… and 7 ways you can make it better
By Alexandra Massey
January is a depressing time. But none more so than today – Blue Monday – officially the most depressing day of the year. In 2005 Dr Cliff Arnall, a Cardiff University psychologist, devised a formula to show that the third monday of January is exceptionally gloomy.
There’s no doubt that ‘Blue Monday’ has a lot of reasons to make us feel depressed. By the time it arrives, we’re burnt out, penniless and there’s no sign of a holiday until Easter. The energy spent at Christmas needs paying back and many of us are so tired that it feels like one long holiday excess hangover. It’s also the distinct lack of sunlight which is made much worse with the horrible long, dark grey days and generally awful weather. Added to which, many of us have given up on our New Year resolutions leaving us feeling depleted of any motivation.
But all is not lost. There are many ways to boost the mood and make the most of what we have got. Here are some tips to get through today, and the rest of January!
1. Dare To Ditch Your Goals
Now that the New Year is completely underway, you might find your resolutions have already fallen by the wayside. Lose weight, sort out debt, get a new job, get fit, be a nicer person. As well meaning as they are, these goals can put too much pressure on us to conform to an already frazzled life. As motivated as we were when we made them, they can turn us into a depressed wreck when we discover we can’t achieve one, let alone all of them. Instead bring yourself into this moment and ask yourself ‘what have I got to achieve right now?’. Right now you might find that you don’t have to achieve anything! Instead you can relax in the moment knowing that – right now – all is well. That’s a brilliant way to start the New Year.
2. Pump Up Your Love Hormones.
The “love hormone” oxytocin helps us feel more loved (which in turn helps smooth over any post Christmas arguments) and helps us feel more caring and generous towards others. It’s released during sex and orgasm. So, get some candles going, sweet talk your loved one into the bedroom and treat yourself to a boost of love.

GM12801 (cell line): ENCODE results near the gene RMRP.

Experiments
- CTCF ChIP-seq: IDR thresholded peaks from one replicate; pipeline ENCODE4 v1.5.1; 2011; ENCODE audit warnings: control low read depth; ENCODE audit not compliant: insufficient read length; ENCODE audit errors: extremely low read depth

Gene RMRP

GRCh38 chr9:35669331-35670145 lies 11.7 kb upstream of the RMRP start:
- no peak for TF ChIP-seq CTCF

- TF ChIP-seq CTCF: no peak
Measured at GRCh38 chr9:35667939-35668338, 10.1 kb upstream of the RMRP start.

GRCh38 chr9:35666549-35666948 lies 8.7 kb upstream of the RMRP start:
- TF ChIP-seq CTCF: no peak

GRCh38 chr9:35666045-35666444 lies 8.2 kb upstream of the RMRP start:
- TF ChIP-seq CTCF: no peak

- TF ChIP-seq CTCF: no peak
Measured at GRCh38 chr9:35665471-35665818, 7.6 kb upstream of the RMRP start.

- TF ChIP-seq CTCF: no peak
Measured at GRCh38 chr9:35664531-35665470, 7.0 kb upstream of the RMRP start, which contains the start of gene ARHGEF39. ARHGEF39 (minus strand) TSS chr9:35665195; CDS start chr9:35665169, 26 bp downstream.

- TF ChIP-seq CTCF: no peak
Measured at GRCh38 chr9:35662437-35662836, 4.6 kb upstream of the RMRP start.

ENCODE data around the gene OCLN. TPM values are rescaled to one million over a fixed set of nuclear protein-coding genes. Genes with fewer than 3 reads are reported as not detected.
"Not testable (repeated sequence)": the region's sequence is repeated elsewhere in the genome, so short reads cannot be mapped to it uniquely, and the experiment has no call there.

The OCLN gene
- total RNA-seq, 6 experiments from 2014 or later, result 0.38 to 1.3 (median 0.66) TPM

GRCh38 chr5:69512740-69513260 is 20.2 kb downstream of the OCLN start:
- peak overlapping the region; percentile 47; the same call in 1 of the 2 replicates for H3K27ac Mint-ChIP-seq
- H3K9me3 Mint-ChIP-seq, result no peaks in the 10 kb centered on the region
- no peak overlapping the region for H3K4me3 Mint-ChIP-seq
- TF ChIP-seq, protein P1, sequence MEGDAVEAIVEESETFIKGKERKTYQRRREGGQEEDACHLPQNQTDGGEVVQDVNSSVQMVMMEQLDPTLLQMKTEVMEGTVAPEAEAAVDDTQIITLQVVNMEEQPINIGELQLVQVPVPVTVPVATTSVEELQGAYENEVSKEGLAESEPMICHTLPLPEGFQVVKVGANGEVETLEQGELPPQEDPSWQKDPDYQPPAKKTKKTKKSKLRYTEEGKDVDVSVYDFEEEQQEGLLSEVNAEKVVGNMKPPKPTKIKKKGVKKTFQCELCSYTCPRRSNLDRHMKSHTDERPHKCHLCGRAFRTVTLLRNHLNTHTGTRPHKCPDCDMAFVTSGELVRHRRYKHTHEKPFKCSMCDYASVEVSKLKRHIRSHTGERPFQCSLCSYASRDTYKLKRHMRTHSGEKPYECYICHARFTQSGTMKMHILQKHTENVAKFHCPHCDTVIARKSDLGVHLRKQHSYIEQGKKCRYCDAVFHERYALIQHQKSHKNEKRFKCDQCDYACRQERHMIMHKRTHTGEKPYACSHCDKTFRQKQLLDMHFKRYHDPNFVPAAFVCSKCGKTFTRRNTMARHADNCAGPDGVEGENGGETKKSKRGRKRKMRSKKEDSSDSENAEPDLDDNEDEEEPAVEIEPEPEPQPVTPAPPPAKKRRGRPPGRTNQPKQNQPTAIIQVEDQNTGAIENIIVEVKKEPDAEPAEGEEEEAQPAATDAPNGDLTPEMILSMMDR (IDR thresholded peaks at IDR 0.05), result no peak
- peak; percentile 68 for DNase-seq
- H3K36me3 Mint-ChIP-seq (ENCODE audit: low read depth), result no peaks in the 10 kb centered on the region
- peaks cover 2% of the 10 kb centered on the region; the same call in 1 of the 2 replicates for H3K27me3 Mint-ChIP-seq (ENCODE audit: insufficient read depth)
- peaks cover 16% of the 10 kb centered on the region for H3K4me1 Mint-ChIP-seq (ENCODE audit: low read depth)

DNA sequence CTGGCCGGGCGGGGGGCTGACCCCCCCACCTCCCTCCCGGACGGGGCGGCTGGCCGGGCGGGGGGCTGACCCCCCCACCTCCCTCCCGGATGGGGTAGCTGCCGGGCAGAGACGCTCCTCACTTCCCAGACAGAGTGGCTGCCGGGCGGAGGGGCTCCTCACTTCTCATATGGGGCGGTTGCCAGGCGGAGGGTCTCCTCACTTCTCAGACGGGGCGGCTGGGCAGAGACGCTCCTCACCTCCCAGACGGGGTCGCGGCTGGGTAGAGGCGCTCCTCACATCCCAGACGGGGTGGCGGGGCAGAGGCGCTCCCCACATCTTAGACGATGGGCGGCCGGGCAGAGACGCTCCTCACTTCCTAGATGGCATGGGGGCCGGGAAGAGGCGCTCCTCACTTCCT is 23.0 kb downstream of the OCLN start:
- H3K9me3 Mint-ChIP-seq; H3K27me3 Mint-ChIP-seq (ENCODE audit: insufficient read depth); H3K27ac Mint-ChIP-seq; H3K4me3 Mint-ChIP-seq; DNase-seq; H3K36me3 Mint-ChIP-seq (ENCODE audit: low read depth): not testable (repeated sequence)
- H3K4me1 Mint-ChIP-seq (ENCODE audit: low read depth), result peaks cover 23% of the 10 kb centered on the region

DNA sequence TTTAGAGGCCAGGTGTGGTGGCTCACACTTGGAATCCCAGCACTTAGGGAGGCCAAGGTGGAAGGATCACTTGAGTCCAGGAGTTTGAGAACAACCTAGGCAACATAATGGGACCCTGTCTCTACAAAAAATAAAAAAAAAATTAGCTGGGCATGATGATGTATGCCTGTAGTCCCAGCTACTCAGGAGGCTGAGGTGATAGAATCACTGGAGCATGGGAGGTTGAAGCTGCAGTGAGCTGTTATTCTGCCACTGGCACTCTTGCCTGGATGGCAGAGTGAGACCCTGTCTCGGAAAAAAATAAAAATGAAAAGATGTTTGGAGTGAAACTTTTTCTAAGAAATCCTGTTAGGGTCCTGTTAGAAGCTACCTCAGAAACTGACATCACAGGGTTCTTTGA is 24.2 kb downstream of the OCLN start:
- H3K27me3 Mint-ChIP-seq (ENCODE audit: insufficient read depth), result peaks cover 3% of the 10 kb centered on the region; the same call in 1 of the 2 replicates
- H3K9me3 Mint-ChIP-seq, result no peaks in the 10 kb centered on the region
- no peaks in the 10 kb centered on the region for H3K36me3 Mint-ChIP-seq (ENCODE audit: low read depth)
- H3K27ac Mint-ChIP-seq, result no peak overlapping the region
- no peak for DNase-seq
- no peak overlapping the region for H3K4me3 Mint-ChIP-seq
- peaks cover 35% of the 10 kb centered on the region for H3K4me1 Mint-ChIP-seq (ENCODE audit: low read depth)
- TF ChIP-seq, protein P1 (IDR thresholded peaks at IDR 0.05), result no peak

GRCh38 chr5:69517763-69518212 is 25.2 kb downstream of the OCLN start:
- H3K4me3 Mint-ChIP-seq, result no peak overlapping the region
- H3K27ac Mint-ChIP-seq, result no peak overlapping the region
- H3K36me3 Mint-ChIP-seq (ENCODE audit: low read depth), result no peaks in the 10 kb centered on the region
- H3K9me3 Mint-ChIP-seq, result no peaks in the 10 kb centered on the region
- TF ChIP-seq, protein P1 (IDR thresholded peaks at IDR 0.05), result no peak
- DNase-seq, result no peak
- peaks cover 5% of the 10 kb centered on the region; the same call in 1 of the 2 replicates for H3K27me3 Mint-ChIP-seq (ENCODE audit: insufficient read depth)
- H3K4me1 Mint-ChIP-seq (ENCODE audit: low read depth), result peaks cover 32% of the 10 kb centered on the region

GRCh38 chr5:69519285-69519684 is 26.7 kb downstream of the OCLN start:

3. Take A Walk
With so many of us suffering from the symptoms of Seasonal Affective Disorder, a form of depression brought on by a lack of winter sunlight, one answer is to get out for a brisk walk. Just 15 minutes a day can top up your Vitamin D levels which could give you that spring in your step. Not only that, it also ticks the daily exercise box which is another instant mood booster.
4. Boost Your Mood Food
You might think that there’s no hope for your diet after the Christmas binge! However, it doesn’t take much to turn around the feel good factor when it comes to food. Instead of hoovering up the last of the chocolates, get in some quick mood-foods which can make you feel better within hours.
Put a bowl of fruit on the table where you’re more likely to be enticed to pick up an apple rather than a piece of Christmas cake. Get some cleansing green veg in the fridge and add an extra portion to your daily meal. Grab a bag of nuts to get that feel good factor; almonds are a great contender. Instead of your usual wine o’clock ‘glass of something’, try a grated ginger tea. This will put a zing in your step.
5. Throw A Party
Instead of ‘talking’ to your friends on Facebook, why not invite them around? In fact, invite a crowd! As tempting as it is to stay tucked up at home when it’s cold outside, being cut off from your social support network can make you feel worse. Face to face contact prompts certain physiological responses in the brain that boosts our mental health in a way that Facebook can never do. So get everyone around for a ‘help me mop up the Christmas goodies’ party and purge your house of all that food and drink that you’re trying not to eat.
6. Get A Fur Fix
Studies show that interacting with a cat or dog lowers blood pressure, reduces anxiety, improves physical and mental health and gives a feeling of well-being. It’s an instant depression fixer. Either borrow a dog and combine it with Tip 3 (Take A Walk) or consider getting a rescue dog. The post-Christmas season means animal shelters receive an influx of unwanted pets, especially since the economic turndown. Of course, a dog is for life, not just Blue Monday, but there’s nothing that can teach you the art of Zen like a dog or a cat.
7. Practice Mindfulness
Studies have shown that mindfulness meditation can beat depression fast. So fast you’ll be amazed. Oxford University has discovered that it also helps relieve emotional distress.
How to start? There are many brilliant books on the subject but to get started right now, do this quick exercise: As you read this sentence, take a pause between each word and escort your attention to your breath. What’s it doing? Can you feel it go in and out of your nose? And down into your body? Pay attention to the different temperatures as it goes in and out. And as your attention wanders, which it will, simply escort it back to your breath. And then do it again…and again…and again.
Finally, remember it’s all temporary and it will pass. When you’re feeling depressed it can often seem that everyone else is having a great life and you’re the only one who’s struggling. In this case, we’re all in it together and just knowing that can be a great comfort!